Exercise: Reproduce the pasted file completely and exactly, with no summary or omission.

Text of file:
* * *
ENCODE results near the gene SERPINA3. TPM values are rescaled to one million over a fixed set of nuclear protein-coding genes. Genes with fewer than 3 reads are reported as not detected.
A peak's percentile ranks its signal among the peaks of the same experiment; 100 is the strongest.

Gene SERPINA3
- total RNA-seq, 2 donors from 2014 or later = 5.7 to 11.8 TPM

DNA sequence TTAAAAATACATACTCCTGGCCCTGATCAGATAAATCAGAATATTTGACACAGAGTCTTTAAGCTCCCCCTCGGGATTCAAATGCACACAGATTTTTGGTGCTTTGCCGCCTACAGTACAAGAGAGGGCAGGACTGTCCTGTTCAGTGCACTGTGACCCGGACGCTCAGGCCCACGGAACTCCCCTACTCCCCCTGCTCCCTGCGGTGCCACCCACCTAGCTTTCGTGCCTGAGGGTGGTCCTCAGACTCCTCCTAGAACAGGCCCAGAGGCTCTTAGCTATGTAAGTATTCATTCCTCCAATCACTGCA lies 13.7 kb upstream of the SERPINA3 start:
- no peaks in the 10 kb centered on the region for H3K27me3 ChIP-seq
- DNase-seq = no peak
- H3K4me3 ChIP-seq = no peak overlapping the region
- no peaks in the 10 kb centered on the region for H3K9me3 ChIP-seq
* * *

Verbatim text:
ENCODE results near the gene SERPINA3. TPM values are rescaled to one million over a fixed set of nuclear protein-coding genes. Genes with fewer than 3 reads are reported as not detected.
A peak's percentile ranks its signal among the peaks of the same experiment; 100 is the strongest.

Gene SERPINA3
- total RNA-seq, 2 donors from 2014 or later = 5.7 to 11.8 TPM

DNA sequence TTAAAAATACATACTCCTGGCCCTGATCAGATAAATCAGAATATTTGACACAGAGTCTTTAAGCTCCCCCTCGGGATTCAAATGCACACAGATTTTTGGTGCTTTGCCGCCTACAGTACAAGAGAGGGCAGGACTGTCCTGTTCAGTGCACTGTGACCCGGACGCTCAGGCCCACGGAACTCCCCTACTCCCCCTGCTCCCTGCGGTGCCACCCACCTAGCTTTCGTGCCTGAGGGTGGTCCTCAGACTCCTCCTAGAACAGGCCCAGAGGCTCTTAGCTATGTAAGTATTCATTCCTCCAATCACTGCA lies 13.7 kb upstream of the SERPINA3 start:
- no peaks in the 10 kb centered on the region for H3K27me3 ChIP-seq
- DNase-seq = no peak
- H3K4me3 ChIP-seq = no peak overlapping the region
- no peaks in the 10 kb centered on the region for H3K9me3 ChIP-seq